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Learning, maturity, stress, peer pressure and different ages

Different types of learning

  • Deep learning means that you try to understand the full picture and the reasons behind the rules. It leads to permanent knowledge.
  • Overlearning has taken place when something has become “second nature”. The actual driving (working the clutch, shifting gears etc.) should be overlearned, so that you can focus on everything going on around you.
  • Imitation learning is when you copy someone else’s behaviour. This can be either good or bad; it depends on who you are learning from.
  • Superficial learning means that you try to learn everything by heart just to pass your theory test. You have no understanding of the big picture and will forget what you have learned.

Repetition is important in order to retain what you learn. Remember that you will never know everything so you should strive for lifelong learning.

Varying degrees of maturity

As a driver, you are to show “good judgement when interacting with other road users”. Doing so requires both knowledge and tolerance. Everyone’s development is different, but it is possible to identify three main phases:

  1. Immature & selfish is the stage of a child. People of other age groups who still have these tendencies think mostly of themselves. They act impulsively and create confusion and insecurity.
  2. Rule abiding drivers are good in most situations. However, sometimes the rules are not enough, and when that happens, these drivers may revert back to the immature stage and “insist on their right”.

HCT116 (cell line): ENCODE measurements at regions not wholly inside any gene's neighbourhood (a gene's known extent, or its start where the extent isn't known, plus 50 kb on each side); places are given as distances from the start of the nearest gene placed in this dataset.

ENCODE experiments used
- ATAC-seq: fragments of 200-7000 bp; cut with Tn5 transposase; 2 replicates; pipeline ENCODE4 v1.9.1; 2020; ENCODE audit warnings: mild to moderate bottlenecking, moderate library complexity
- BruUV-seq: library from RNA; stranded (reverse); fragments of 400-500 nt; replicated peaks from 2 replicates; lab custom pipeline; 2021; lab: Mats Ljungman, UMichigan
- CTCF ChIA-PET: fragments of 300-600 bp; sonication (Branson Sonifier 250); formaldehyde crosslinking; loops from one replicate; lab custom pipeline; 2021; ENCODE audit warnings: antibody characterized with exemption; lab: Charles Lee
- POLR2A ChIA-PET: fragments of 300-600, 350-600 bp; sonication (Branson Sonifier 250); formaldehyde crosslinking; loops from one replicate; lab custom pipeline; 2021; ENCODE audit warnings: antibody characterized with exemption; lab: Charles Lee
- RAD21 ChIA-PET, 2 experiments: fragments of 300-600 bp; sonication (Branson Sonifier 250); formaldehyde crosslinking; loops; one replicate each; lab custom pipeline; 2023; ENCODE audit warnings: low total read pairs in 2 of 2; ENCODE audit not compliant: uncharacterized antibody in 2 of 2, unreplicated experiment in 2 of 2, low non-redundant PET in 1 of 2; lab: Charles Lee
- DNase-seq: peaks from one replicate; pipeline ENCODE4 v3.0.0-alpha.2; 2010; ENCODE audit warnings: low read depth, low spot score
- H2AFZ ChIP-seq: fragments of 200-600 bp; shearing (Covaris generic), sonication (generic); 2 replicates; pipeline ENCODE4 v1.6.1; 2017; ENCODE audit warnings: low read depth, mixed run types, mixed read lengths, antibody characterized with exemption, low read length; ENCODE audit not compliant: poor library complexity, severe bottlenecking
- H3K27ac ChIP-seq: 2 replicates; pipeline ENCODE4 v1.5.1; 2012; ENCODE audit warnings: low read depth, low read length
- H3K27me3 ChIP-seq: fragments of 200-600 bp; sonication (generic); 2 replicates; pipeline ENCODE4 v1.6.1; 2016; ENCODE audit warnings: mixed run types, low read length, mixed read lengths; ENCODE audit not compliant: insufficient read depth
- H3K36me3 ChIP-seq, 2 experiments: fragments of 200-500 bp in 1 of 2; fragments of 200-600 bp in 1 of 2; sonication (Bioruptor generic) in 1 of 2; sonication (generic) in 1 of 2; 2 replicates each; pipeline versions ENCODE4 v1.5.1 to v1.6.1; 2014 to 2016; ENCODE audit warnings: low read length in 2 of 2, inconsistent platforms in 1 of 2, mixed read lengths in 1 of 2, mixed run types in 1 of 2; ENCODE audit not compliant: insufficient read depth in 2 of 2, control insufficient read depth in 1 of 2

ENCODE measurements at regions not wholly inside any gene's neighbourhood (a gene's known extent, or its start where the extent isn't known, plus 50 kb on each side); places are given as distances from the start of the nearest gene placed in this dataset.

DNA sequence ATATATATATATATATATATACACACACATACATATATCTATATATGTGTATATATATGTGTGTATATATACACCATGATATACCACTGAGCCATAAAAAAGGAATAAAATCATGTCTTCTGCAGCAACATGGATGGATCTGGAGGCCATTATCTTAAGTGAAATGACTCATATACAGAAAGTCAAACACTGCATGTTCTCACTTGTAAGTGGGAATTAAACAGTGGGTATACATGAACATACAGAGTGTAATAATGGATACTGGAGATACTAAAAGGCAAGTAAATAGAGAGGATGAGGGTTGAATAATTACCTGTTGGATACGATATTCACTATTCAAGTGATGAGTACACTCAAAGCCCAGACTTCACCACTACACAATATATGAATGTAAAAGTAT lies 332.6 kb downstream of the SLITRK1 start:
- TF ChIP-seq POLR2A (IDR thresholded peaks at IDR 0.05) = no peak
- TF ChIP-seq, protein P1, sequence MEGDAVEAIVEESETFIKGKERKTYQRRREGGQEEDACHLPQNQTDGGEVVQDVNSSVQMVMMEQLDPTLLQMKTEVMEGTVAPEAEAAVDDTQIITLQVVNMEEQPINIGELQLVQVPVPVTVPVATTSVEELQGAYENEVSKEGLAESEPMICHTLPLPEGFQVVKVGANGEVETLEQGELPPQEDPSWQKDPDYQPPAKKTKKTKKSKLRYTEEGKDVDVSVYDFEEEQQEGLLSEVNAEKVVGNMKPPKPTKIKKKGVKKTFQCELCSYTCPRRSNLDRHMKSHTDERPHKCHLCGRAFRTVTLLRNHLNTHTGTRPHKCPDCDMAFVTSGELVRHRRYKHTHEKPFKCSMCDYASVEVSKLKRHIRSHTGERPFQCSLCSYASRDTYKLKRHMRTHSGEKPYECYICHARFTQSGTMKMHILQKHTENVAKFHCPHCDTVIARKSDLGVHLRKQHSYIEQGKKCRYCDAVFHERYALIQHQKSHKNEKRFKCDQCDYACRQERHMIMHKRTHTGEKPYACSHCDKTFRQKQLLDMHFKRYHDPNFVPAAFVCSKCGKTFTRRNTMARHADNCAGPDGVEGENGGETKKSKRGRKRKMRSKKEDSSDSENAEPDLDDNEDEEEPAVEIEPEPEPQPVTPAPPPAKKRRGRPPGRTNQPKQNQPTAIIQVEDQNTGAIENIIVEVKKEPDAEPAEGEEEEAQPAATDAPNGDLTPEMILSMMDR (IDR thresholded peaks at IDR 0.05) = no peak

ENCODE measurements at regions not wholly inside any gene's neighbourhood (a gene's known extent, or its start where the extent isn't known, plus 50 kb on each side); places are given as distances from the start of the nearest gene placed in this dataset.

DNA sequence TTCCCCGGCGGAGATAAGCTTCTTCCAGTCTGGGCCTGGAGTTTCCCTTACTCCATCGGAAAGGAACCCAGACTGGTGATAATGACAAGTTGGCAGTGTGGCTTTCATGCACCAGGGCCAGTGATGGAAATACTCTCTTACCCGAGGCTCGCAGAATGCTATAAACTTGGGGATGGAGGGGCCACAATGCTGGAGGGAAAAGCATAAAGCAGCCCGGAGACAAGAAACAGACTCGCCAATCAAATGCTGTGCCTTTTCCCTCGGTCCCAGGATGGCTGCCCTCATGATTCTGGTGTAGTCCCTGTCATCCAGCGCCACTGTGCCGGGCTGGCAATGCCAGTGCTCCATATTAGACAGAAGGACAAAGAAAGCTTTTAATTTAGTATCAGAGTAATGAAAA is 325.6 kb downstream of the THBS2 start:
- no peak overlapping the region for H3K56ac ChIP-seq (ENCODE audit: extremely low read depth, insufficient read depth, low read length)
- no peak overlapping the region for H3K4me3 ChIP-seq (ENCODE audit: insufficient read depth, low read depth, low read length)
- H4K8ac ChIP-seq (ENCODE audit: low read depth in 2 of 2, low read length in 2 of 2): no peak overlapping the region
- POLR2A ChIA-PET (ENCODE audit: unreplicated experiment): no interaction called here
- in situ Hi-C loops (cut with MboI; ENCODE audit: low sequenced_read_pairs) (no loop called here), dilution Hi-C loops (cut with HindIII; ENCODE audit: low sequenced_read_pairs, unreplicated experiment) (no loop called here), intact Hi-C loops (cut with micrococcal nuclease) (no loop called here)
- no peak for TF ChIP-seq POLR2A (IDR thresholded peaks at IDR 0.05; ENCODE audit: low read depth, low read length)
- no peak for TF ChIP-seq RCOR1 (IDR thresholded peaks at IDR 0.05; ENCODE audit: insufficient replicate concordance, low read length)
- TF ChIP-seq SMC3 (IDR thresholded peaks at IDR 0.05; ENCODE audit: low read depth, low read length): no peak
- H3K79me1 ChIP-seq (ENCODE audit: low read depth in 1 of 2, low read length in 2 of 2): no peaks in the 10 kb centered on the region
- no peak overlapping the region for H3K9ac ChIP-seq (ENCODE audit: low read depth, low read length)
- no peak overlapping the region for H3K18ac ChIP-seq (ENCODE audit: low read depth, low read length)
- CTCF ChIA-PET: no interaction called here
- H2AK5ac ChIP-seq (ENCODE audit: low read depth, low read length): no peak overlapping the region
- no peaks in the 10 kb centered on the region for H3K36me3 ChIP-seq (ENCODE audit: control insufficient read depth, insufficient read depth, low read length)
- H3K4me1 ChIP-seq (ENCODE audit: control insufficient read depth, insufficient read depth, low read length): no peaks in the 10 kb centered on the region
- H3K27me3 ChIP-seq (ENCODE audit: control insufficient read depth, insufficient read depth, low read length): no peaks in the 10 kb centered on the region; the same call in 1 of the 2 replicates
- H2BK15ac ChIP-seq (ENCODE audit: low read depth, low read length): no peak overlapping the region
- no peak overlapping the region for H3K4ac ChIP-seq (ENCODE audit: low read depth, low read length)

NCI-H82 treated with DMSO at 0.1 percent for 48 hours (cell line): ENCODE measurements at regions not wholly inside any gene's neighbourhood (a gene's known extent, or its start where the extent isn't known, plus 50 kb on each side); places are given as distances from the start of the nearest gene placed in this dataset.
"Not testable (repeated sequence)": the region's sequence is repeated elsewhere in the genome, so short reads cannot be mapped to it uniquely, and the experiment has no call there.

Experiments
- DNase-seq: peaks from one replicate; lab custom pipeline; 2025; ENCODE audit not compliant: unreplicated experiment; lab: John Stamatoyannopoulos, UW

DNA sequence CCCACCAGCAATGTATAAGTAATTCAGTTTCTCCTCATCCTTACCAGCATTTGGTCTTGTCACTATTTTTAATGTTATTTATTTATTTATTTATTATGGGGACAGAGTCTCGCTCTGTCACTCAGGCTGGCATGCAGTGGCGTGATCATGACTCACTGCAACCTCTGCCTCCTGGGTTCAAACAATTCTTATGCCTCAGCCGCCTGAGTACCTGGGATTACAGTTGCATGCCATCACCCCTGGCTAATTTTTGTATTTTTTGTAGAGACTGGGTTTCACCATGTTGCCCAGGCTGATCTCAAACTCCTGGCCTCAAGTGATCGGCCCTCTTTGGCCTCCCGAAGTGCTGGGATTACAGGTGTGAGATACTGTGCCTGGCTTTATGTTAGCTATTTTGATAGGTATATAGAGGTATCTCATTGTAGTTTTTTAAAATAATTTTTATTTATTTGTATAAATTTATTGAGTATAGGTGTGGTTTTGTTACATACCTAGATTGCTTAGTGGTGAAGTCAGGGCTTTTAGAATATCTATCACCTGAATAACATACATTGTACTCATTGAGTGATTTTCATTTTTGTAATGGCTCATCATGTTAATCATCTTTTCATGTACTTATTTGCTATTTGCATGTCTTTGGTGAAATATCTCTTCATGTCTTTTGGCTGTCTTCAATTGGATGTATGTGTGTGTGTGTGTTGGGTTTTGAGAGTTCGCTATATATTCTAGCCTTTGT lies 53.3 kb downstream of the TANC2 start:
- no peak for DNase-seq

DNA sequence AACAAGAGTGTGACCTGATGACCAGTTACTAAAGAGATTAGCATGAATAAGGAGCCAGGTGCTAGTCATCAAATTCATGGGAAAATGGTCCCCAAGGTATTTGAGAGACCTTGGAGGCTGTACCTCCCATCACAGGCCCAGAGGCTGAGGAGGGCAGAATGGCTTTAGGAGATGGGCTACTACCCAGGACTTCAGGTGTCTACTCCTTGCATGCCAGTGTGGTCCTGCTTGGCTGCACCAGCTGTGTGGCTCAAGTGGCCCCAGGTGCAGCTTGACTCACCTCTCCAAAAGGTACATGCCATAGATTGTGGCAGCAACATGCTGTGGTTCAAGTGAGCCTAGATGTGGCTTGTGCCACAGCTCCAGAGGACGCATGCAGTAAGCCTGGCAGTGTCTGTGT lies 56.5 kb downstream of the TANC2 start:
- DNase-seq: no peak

3. Tolerant & mature is the type of driver we want. They respect the traffic rules, but also have enough experience to handle unexpected situations calmly and safely. They will not angrily honk their horn if another car stalls at a traffic light.

Sometimes deviate from the traffic rules

It is not desirable to have 100% adherence to the rules. According to the curriculum for a category B licence, you must display “good judgement when interacting with other road users.” A reasonable interpretation of this statement is that you may depart from the rules in some cases.

The cogwheel principle is not included in any legislation for example. And yet, the Swedish Transport Administration, the National Society for Road Safety and FMK all recommend using it in certain situations.

There is no simple answer to when the rules may be disobeyed; you must assess each individual situation as it arises. However, here are three general points that should be fulfilled:

  • It should benefit the traffic situation as a whole (for example smoothly reducing a queue using the cogwheel principle).
  • Everyone involved should be aware of what is happening (caution, eye contact and clarity).
  • Never deviate from the rules by “helping yourself”, instead be the one who gives way to others.

Young drivers

Even though they have the most recent training, young drivers have proven to be the most dangerous in traffic. This can be due to a number of reasons: